Eat a colorful variety of fruits and vegetables for plenty of nutrients.
Colorful fruits and veggies are more than just a way to add variety to your plate. A rainbow of foods provides an assortment of powerful vitamins and nutrients that can help support healthy body systems and even work to prevent illness. Eating colorful foods also promotes weight management and is a great way to maintain a healthy lifestyle. Here are just a few benefits of including many different colors on your plate, along with some hassle-free tips for sneaking these foods into your diet:
Red foods—tomatoes, watermelon, red grapes, red peppers, and others—contain a phytochemical called lycopene, which gives them their red color. Research suggests that lycopene may help protect against cancer, reduce inflammation, and fight free radicals in the body. A team of researchers from Finland found that high levels of lycopene in the blood is linked to a reduced risk of stroke. Sneak in plenty of lycopene-rich red foods easily by drinking a tomato juice like V8 Low Sodium Vegetable Juice at lunch, or packing a juicy red apple to snack on at your kid's soccer game.
Carrots, mangoes, cantaloupe, and other bright orange or yellow foods get their colors from alpha- and beta-carotene. This antioxidant is converted into vitamin A in your body and is essential for eye health, strong joints and bones, and a healthy immune system. Munch on some B4Y Dried Mango Chunks while stuck at the office for your daily boost of beta-carotene, or roast sweet potato slices in the oven to serve alongside dinner.
Green plants, such as broccoli, Brussels sprouts, and zucchini, are packed with chlorophyll, an antioxidant that's been shown to have the potential to reduce inflammation and related illnesses. Green foods are also high in fiber and folate, as well as vitamin C and vitamin K. Generally, the darker the veggies, the more of a nutrient punch they provide. Next time you have a salad, swap out iceberg lettuce for nutrient-dense dark leafy greens like kale, spinach, or arugula. You can also try a shot of wheatgrass—it will make you feel like a superhero!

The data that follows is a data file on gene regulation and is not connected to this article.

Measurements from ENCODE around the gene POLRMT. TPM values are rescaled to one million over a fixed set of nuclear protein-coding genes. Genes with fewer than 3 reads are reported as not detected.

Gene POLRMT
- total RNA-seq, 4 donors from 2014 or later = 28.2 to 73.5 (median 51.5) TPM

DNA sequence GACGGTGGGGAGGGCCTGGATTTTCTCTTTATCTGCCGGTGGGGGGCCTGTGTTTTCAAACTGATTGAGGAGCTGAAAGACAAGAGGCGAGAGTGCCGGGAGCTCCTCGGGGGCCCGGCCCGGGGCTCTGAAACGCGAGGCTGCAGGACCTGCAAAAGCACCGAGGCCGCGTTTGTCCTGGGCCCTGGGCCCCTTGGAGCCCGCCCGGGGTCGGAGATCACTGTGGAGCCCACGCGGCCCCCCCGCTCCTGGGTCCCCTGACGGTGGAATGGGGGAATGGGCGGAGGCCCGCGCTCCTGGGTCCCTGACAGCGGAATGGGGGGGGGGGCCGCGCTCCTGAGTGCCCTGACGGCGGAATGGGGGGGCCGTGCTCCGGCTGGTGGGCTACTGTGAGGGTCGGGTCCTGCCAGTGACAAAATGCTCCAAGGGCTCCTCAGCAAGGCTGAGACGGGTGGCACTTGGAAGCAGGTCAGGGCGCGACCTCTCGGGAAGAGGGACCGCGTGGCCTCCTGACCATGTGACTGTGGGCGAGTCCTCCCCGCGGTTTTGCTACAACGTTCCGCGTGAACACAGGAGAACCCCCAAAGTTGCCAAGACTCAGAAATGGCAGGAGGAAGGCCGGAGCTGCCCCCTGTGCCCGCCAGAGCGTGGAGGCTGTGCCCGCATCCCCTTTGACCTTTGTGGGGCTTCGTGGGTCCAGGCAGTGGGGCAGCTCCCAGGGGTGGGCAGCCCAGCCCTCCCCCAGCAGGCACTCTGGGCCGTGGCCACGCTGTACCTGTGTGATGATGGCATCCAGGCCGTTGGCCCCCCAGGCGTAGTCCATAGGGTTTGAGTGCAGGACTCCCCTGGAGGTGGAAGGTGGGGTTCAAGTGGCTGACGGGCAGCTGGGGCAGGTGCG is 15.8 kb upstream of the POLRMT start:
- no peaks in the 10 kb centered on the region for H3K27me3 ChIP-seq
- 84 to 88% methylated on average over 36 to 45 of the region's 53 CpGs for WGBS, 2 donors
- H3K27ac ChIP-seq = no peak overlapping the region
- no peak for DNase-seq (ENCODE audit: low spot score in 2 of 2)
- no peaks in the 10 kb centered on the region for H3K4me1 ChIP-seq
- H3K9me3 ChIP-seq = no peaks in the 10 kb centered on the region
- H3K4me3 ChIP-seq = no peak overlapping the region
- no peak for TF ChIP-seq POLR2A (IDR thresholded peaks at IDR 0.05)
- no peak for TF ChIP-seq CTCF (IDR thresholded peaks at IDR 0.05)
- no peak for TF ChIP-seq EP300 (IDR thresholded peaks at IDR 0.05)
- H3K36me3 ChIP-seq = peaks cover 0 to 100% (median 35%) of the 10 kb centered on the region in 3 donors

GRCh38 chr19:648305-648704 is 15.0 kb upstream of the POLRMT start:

Blue and purple foods, like blackberries, blueberries, eggplant, and plums, are packed with super-charged antioxidants that may promote heart and brain function and help reduce inflammation all over the body. A study performed by the U.S. Department of Agriculture found that a half-cup serving of blueberries contained the same quantity of antioxidants as five servings of other fruits and vegetables. These foods are easy to include in your diet. Just reach for B4Y Pitted Prunes as a snack, or chop up some fresh red cabbage for a crunchy slaw. If you aren't able to get enough nutrient-dense fruits or vegetables into your diet, consider taking a daily supplement to help fill the gap.
Don't be fooled—white veggies, like cauliflower, mushrooms, and garlic, are part of the rainbow too. They contain essential quantities of vitamin B-6 and vitamin C to help support bone health and reduce inflammation. Chop up some garlic and onions to add to your next homemade sauce, or munch on a banana as you head out the door to start your day.
A daily rainbow of foods can boost your nutrition and keep you as healthy as you've ever been.
By Rebecca Desfosse
National Institutes of Health, An Update on the Health Effects of Tomato Lycopene
Harvard Health Publishing, Lycopene Rich Tomatoes Linked to Lower Stroke Risk
National Institutes of Health, Vitamin A and Bone Health
National Center for Biotechnology Information, Chlorophyll revisited: anti-inflammatory activities of chlorophyll a and inhibition of expression of TNF-α gene by the same.
NSDU Agriculture, Prairie Fare: Naturally Blue Foods Have Antioxidant Power
Advances in Nutrition, White Vegetables: A Forgotten Source of Nutrients
These articles are not a substitute for medical advice, and are not intended to treat or cure any disease. Advances in medicine may cause this information to become outdated, invalid, or subject to debate. Professional opinions and interpretations of scientific literature may vary. Consult your healthcare professional before making changes to your diet, exercise, or medication regime.